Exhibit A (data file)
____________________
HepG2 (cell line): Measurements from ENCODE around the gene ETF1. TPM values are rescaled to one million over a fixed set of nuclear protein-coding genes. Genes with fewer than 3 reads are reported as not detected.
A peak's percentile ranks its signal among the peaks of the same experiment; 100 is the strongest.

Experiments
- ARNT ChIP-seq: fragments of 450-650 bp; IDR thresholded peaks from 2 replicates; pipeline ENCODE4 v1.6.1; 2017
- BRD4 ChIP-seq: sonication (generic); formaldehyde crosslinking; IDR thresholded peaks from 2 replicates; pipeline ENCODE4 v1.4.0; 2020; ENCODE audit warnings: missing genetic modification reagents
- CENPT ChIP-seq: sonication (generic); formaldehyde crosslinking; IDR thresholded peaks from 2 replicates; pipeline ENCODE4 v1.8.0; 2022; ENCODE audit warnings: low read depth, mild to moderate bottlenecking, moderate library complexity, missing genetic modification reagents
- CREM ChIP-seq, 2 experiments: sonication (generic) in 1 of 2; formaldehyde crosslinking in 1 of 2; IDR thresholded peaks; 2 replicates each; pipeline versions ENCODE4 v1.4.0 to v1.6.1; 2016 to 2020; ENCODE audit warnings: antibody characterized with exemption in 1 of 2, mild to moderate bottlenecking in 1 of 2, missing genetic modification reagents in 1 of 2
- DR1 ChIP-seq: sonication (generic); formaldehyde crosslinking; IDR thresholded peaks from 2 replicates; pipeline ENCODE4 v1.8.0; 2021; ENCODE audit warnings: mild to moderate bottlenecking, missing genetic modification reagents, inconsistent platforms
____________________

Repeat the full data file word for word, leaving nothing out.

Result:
HepG2 (cell line): Measurements from ENCODE around the gene ETF1. TPM values are rescaled to one million over a fixed set of nuclear protein-coding genes. Genes with fewer than 3 reads are reported as not detected.
A peak's percentile ranks its signal among the peaks of the same experiment; 100 is the strongest.

Experiments
- ARNT ChIP-seq: fragments of 450-650 bp; IDR thresholded peaks from 2 replicates; pipeline ENCODE4 v1.6.1; 2017
- BRD4 ChIP-seq: sonication (generic); formaldehyde crosslinking; IDR thresholded peaks from 2 replicates; pipeline ENCODE4 v1.4.0; 2020; ENCODE audit warnings: missing genetic modification reagents
- CENPT ChIP-seq: sonication (generic); formaldehyde crosslinking; IDR thresholded peaks from 2 replicates; pipeline ENCODE4 v1.8.0; 2022; ENCODE audit warnings: low read depth, mild to moderate bottlenecking, moderate library complexity, missing genetic modification reagents
- CREM ChIP-seq, 2 experiments: sonication (generic) in 1 of 2; formaldehyde crosslinking in 1 of 2; IDR thresholded peaks; 2 replicates each; pipeline versions ENCODE4 v1.4.0 to v1.6.1; 2016 to 2020; ENCODE audit warnings: antibody characterized with exemption in 1 of 2, mild to moderate bottlenecking in 1 of 2, missing genetic modification reagents in 1 of 2
- DR1 ChIP-seq: sonication (generic); formaldehyde crosslinking; IDR thresholded peaks from 2 replicates; pipeline ENCODE4 v1.8.0; 2021; ENCODE audit warnings: mild to moderate bottlenecking, missing genetic modification reagents, inconsistent platforms